As its name suggests, Eaglehawk Neck is a narrow bar between Pirates Bay to the east and Norfolk Bay to the west. It is made of sand carried by currents and waves from the floors of Pirate's Bay to the east and Norfolk Bay to the west. This isthmus joins the Forestier Peninsula and Tasman Peninsula and the former Port Arthur Penal Settlement on which it stands in a narrow strip of land which is less than 100 metres wide.
It was here, during the convict penal settlement days, that savage attack dogs were chained from one side of the neck to other within reach of each other to deter prisoners from attempting an escape by land. As a sombre reminder of the location's use, a bronze dog sculpture marks the spot where chained attack dogs were once stationed.
At the neck itself you can visit the Tessellated Pavement, while a short drive south are the impressive coastal rock formations of the Devils Kitchen, Tasman Arch and the Blowhole. The Totem Pole is an offshore favourite with rock climbers and kayakers further south.
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By far the most well known feature of Forestier Peninsula is the Tessellated Pavement, situated a short distance from Eaglehawk Neck on the shoreline below the Lufra Hotal. This unusual geological formation gives the rocks the effect of having been rather neatly tiled by a giant. The pavement appears tessellated (tiled) because the rocks forming it were fractured by earth movements. The fractures are in three sets. One set runs almost north, another east north east, and the third discontinuous set north north west. It is the last two sets that produce the tiled appearance. This tessellated pavement is one of the largest in the world.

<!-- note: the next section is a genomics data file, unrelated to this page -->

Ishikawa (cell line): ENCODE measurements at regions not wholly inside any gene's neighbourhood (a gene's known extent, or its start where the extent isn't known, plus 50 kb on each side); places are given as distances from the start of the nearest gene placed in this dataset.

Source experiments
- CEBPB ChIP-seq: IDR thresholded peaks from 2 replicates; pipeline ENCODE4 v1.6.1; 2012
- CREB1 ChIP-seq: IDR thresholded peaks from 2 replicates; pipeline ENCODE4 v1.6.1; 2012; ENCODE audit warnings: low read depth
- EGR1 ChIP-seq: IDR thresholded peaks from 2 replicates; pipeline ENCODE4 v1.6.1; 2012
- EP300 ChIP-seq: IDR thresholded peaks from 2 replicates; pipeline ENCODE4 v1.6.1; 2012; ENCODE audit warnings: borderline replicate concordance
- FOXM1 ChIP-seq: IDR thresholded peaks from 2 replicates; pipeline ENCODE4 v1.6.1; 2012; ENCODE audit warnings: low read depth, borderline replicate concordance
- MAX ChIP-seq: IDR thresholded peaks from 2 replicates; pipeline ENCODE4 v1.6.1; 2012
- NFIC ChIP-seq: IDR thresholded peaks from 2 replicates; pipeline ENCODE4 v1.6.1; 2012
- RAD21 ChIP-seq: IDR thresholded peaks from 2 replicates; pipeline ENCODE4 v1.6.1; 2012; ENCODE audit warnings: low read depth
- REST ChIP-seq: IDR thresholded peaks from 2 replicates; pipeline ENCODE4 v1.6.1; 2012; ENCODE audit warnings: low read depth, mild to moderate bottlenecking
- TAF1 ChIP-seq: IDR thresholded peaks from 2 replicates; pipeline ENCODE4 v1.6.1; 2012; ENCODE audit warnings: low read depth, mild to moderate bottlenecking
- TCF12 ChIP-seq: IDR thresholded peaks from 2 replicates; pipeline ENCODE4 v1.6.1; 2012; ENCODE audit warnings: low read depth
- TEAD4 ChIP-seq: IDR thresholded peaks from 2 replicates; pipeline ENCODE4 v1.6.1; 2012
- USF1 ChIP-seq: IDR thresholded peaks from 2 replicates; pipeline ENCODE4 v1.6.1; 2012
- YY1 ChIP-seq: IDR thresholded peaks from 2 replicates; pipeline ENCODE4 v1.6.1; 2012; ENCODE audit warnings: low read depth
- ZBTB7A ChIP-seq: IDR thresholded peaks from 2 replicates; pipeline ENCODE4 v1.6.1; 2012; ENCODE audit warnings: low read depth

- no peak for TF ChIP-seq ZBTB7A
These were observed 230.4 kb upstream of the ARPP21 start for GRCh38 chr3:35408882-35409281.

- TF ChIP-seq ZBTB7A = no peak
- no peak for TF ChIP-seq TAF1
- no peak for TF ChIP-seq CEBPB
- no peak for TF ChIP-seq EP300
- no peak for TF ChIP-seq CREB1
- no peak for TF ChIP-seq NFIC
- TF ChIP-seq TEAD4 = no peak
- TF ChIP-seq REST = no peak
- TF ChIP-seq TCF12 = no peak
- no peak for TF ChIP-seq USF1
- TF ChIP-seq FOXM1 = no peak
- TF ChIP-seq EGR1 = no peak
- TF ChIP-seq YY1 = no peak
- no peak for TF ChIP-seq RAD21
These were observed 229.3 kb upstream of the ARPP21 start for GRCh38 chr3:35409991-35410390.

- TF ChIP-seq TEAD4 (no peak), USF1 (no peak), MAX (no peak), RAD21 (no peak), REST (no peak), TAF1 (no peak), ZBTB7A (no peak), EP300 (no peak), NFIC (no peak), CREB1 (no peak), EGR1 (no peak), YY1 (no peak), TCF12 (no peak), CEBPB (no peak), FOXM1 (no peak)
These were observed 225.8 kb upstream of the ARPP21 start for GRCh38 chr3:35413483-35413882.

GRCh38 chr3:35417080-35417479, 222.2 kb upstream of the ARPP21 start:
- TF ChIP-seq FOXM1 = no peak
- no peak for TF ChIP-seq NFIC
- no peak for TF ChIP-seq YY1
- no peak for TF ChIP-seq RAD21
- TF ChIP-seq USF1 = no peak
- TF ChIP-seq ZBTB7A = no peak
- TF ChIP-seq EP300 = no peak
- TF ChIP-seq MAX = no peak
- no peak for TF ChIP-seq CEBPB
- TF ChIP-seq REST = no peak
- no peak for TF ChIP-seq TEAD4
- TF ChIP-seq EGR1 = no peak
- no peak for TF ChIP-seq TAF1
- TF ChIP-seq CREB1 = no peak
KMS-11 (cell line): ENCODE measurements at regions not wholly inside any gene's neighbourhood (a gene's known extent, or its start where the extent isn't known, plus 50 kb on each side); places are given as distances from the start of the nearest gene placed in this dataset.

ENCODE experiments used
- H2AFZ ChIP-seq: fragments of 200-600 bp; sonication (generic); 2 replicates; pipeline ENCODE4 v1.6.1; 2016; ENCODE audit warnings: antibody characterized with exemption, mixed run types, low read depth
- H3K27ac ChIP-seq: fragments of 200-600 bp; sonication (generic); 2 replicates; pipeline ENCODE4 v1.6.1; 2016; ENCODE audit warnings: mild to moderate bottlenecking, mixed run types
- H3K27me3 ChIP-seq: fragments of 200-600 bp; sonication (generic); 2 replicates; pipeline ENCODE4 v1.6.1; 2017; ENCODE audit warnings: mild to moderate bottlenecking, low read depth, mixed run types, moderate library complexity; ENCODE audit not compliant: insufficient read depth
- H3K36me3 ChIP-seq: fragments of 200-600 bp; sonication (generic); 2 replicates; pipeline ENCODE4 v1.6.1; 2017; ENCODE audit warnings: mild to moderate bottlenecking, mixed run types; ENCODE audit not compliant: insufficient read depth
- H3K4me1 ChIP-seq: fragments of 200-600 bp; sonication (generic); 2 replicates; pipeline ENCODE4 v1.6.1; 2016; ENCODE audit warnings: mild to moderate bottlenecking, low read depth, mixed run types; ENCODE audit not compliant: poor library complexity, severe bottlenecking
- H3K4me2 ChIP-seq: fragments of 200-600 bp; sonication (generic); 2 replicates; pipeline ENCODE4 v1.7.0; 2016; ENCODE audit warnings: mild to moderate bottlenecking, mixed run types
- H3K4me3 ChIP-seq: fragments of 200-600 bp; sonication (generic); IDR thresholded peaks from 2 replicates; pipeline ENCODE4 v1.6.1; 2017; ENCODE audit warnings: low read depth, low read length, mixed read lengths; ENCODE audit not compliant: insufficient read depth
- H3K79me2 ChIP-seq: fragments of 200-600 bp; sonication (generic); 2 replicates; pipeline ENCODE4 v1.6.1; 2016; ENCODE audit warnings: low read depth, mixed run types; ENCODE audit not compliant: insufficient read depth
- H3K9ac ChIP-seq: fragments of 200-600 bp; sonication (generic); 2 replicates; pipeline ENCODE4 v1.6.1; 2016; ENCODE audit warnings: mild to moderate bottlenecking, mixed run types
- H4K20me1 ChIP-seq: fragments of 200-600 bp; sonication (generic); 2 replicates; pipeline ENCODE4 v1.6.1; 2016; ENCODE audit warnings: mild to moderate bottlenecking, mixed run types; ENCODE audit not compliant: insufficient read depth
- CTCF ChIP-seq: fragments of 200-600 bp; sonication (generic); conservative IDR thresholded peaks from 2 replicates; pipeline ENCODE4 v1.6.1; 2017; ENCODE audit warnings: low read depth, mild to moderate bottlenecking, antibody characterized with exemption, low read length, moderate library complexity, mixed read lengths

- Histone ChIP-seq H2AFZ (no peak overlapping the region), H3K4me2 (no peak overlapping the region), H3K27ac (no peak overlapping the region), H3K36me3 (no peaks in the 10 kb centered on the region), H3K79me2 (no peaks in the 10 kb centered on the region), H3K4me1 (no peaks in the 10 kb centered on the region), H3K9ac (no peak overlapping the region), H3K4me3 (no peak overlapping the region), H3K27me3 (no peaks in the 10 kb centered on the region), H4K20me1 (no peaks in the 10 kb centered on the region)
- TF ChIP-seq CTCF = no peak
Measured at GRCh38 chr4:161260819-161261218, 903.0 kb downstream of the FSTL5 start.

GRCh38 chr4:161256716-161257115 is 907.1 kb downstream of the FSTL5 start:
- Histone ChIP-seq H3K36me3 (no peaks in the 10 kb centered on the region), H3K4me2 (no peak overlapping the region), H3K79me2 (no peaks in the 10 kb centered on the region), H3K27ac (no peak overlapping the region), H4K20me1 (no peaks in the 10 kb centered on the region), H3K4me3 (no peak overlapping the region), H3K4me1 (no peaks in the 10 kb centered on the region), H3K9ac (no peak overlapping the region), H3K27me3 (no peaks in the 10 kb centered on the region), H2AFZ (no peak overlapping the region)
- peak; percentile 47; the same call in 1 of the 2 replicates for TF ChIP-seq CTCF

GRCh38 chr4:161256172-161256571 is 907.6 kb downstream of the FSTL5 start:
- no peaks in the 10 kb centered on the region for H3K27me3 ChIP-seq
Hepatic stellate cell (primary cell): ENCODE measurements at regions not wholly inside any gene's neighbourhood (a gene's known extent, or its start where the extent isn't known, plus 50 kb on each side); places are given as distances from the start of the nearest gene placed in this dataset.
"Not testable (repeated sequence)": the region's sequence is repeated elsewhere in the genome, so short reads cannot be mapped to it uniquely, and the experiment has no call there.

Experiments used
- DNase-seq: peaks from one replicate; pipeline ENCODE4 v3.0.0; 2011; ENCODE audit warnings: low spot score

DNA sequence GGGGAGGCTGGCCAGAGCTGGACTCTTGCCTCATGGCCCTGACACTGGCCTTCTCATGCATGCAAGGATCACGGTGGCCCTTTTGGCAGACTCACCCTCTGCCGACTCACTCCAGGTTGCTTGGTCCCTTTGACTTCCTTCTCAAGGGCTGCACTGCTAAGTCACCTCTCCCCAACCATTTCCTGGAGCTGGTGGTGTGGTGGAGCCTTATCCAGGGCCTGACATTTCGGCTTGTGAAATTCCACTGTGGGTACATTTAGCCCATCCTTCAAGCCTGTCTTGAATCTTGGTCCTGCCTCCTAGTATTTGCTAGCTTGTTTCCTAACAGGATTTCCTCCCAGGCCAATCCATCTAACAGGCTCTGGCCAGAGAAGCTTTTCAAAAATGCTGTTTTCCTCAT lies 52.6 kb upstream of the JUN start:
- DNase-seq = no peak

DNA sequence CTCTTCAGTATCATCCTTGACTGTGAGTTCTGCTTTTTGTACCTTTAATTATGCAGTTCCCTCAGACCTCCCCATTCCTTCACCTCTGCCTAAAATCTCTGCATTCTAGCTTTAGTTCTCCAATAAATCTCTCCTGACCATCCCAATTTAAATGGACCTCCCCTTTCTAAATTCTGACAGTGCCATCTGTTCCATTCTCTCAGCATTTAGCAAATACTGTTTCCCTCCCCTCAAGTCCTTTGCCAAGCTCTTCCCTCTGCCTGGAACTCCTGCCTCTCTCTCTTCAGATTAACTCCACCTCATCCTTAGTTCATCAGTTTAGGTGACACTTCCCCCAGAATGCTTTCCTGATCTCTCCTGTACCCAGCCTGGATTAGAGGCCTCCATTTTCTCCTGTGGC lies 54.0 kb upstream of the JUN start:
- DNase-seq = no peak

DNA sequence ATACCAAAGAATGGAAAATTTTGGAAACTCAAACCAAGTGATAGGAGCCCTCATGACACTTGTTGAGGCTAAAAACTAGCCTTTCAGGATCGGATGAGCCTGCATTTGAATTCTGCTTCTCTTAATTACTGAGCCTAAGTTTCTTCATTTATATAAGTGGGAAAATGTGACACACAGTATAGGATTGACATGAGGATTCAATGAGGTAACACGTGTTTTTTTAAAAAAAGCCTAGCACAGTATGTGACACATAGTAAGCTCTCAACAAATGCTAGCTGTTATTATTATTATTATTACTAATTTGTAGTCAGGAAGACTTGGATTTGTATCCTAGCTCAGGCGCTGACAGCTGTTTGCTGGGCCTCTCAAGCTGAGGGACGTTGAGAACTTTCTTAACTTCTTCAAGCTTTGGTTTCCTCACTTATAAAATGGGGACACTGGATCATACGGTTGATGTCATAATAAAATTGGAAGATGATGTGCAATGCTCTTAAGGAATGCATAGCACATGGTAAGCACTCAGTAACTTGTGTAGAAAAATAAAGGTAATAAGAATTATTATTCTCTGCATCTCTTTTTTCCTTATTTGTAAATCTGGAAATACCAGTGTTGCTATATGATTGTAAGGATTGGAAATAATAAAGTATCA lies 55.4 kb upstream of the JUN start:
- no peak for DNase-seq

High on the hillsides above the Tesselated Pavement, Pirates Bay Lookout gives panoramic views down the east coast of Tasmania Peninsula with spectacular vistas towards Cape Hauy and Cape Pillar, which are both visible on a clear day. The lookout is on Pirates Bay Drive, the turnoff to the left off Tasman Highway being around 2 km before reaching Eaglehawk Neck when approaching from Dunalley. The lookout can also be accessed from Eaglehawk Neck. Simply take the Scenic drive past the Lufra Hotel.